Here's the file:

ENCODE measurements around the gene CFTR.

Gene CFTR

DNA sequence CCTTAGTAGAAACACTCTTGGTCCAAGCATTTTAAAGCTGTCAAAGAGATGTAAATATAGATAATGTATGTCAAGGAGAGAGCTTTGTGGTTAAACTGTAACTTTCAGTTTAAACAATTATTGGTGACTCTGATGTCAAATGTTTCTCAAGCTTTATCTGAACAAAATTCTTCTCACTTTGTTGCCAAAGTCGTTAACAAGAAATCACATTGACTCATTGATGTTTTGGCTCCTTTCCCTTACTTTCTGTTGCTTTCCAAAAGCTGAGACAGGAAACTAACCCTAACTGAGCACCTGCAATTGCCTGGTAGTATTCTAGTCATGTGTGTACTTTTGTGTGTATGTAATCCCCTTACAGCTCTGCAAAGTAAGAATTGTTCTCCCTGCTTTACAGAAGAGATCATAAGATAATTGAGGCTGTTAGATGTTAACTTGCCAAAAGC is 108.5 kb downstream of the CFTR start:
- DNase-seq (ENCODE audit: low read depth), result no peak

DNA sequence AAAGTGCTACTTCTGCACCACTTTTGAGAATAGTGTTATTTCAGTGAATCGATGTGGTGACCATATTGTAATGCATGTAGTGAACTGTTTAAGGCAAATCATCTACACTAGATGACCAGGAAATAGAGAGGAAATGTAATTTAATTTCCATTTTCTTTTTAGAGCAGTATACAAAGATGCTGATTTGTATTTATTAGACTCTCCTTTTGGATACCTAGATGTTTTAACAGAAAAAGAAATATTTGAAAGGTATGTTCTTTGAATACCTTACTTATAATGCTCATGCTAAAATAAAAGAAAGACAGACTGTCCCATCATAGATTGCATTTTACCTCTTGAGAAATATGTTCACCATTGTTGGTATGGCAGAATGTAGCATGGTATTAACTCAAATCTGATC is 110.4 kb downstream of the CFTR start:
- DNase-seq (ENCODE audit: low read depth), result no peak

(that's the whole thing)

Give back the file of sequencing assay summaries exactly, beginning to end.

ENCODE measurements around the gene CFTR.

Gene CFTR

DNA sequence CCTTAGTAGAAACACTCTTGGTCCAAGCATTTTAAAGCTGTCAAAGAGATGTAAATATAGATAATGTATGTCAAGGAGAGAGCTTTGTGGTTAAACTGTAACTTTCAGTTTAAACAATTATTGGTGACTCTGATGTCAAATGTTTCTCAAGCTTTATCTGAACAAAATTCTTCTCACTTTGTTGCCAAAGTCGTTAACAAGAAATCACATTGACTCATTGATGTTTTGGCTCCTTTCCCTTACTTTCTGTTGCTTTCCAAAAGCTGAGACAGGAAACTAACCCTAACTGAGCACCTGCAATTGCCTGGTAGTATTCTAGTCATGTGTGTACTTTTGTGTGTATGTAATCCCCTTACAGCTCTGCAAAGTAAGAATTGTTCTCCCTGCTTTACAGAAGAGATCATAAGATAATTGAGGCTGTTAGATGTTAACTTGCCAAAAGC is 108.5 kb downstream of the CFTR start:
- DNase-seq (ENCODE audit: low read depth), result no peak

DNA sequence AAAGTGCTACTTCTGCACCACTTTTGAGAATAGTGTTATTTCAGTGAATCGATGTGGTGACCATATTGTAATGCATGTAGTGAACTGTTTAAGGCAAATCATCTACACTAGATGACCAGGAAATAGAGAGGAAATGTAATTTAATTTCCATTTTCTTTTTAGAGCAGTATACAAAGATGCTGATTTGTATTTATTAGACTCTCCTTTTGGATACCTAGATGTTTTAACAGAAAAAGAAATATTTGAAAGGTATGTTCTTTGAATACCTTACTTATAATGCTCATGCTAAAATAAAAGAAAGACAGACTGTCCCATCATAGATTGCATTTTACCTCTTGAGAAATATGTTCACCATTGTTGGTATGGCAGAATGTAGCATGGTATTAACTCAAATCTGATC is 110.4 kb downstream of the CFTR start:
- DNase-seq (ENCODE audit: low read depth), result no peak